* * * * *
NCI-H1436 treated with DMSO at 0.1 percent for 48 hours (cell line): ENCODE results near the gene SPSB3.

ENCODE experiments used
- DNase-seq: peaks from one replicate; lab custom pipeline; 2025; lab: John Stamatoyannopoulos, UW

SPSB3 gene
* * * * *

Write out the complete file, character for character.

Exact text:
NCI-H1436 treated with DMSO at 0.1 percent for 48 hours (cell line): ENCODE results near the gene SPSB3.

ENCODE experiments used
- DNase-seq: peaks from one replicate; lab custom pipeline; 2025; lab: John Stamatoyannopoulos, UW

SPSB3 gene